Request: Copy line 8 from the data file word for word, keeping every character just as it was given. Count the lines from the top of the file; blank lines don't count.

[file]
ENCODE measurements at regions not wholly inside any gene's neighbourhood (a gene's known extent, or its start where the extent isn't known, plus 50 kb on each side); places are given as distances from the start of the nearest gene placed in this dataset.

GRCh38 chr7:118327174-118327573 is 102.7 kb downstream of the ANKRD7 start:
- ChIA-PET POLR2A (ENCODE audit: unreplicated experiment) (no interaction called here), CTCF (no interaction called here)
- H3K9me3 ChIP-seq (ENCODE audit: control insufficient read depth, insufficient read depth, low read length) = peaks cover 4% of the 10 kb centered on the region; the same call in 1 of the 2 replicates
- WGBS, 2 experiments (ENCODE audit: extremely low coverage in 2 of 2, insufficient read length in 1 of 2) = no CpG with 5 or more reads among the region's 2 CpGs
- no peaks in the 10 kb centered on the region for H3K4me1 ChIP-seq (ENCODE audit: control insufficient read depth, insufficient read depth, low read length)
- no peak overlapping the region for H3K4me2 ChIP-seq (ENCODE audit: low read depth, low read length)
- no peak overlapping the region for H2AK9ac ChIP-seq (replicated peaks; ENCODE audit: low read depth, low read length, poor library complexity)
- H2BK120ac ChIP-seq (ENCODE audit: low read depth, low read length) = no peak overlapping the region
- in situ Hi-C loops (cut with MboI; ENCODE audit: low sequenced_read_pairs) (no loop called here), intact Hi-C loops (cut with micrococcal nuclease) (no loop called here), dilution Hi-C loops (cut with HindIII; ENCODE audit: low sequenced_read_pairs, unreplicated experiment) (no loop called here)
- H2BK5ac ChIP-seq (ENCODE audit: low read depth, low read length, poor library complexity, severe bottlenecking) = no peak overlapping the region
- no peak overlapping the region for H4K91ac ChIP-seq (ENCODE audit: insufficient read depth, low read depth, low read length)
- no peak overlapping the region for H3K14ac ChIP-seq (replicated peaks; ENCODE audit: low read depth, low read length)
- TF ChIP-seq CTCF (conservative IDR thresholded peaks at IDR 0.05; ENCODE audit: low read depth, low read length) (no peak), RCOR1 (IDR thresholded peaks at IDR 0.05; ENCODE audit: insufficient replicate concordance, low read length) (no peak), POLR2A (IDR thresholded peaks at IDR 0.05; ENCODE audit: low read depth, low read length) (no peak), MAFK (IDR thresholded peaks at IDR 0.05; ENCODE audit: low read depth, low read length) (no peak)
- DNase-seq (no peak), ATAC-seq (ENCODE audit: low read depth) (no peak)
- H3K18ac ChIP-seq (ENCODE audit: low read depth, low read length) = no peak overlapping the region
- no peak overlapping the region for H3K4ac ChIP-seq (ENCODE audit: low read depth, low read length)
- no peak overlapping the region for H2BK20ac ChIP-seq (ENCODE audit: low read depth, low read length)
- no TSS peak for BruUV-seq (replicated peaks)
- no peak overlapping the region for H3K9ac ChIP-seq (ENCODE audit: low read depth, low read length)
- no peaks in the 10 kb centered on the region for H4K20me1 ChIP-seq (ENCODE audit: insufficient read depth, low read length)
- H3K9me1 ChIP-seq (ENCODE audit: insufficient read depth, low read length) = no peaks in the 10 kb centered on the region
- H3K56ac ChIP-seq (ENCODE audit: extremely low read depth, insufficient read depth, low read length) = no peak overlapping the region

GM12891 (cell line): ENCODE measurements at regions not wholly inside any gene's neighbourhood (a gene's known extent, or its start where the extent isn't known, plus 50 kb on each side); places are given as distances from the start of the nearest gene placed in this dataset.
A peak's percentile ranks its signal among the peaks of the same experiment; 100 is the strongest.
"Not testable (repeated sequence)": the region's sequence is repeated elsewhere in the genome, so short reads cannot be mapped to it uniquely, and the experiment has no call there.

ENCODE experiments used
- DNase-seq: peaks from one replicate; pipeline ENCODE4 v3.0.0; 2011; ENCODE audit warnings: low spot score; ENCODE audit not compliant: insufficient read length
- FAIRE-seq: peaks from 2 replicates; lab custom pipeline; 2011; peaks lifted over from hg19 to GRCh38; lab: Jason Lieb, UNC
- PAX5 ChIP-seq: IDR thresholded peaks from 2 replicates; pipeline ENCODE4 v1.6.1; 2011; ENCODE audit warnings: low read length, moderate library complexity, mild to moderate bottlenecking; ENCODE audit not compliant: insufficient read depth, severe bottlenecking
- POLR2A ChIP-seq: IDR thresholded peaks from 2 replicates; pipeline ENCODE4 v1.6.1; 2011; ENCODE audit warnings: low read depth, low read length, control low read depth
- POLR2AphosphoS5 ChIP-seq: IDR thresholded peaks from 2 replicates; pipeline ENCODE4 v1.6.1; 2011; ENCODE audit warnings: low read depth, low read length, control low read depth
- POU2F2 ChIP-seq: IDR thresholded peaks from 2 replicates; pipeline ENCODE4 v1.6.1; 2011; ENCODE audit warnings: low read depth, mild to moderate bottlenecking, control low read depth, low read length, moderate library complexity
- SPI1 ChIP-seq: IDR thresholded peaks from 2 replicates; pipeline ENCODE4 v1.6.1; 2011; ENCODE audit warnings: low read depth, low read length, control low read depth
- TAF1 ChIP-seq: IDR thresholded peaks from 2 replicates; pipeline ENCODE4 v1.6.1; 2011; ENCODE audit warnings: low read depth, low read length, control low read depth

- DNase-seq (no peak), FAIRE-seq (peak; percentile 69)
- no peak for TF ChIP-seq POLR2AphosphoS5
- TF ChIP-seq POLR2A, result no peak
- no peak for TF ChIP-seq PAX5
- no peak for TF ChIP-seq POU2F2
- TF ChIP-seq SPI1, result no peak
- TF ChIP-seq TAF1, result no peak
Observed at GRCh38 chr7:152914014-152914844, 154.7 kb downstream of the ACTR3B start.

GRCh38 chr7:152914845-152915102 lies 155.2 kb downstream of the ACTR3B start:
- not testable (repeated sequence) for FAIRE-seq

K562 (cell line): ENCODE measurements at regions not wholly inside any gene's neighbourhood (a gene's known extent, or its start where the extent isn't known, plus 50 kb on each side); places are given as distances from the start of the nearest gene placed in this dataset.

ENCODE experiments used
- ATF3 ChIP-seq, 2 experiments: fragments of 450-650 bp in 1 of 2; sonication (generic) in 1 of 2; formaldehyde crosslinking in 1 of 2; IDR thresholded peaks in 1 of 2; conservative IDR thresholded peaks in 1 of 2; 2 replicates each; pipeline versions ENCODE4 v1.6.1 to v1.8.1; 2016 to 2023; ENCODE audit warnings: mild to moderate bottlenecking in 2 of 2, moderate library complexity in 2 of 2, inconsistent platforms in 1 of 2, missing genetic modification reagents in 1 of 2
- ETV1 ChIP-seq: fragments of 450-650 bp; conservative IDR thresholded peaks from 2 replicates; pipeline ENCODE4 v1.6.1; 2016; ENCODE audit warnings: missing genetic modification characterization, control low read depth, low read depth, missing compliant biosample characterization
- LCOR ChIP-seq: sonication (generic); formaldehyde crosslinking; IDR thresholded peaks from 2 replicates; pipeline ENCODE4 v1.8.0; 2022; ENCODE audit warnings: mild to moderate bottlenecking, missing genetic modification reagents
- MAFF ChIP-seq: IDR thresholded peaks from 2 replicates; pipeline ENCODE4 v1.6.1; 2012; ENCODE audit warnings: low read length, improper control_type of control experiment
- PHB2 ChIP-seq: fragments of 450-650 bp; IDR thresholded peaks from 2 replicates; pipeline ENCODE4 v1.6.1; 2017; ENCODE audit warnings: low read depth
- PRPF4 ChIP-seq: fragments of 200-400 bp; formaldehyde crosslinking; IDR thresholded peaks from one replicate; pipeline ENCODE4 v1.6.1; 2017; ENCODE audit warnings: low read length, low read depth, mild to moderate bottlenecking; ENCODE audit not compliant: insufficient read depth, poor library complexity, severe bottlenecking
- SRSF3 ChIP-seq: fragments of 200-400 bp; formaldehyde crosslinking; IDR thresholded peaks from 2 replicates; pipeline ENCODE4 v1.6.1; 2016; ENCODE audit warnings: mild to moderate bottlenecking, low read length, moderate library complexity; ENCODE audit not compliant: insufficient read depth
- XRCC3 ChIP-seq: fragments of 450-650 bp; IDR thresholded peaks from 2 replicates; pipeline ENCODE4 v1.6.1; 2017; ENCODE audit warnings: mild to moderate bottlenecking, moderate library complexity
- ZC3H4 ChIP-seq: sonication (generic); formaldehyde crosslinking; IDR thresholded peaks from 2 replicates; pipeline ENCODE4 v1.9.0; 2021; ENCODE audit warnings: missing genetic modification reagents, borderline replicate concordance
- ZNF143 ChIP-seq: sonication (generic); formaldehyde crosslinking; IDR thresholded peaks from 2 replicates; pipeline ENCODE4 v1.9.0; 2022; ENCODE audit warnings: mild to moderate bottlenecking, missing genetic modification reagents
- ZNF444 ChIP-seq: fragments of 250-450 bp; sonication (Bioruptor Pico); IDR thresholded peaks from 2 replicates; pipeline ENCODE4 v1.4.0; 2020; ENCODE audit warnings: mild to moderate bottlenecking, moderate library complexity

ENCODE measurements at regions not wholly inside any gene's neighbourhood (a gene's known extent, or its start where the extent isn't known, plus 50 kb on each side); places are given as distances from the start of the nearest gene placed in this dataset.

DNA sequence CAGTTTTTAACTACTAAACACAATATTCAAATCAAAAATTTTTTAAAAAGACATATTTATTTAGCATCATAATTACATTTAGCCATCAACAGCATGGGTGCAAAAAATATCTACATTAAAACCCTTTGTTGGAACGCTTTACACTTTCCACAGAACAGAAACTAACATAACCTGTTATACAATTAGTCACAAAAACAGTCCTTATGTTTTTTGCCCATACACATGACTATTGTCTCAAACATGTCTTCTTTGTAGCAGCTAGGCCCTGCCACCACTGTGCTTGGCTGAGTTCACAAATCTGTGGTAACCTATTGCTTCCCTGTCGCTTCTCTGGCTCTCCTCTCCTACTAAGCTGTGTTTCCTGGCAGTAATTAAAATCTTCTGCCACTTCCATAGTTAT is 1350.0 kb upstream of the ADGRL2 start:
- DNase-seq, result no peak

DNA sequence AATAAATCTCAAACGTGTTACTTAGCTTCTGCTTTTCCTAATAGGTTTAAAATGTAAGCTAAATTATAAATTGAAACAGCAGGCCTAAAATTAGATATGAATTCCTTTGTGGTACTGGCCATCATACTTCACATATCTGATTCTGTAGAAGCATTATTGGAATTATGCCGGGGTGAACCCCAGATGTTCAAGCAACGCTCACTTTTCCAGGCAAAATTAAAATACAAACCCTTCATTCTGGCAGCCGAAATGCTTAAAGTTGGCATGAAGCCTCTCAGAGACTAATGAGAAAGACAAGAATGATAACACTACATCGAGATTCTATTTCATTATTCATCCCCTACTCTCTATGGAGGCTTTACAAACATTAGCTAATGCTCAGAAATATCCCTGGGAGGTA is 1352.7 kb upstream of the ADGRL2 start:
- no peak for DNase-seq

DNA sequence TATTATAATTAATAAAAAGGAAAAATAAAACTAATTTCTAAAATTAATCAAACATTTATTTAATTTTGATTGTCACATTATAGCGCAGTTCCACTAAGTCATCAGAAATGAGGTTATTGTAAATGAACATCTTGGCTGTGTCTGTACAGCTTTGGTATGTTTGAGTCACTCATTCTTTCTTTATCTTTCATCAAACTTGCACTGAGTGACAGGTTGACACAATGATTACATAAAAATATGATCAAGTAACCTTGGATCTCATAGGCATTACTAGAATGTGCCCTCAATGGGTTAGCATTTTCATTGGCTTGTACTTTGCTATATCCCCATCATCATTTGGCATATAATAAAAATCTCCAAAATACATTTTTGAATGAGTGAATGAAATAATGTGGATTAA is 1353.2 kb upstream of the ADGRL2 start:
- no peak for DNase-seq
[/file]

- no peak overlapping the region for H2AK9ac ChIP-seq (replicated peaks; ENCODE audit: low read depth, low read length, poor library complexity)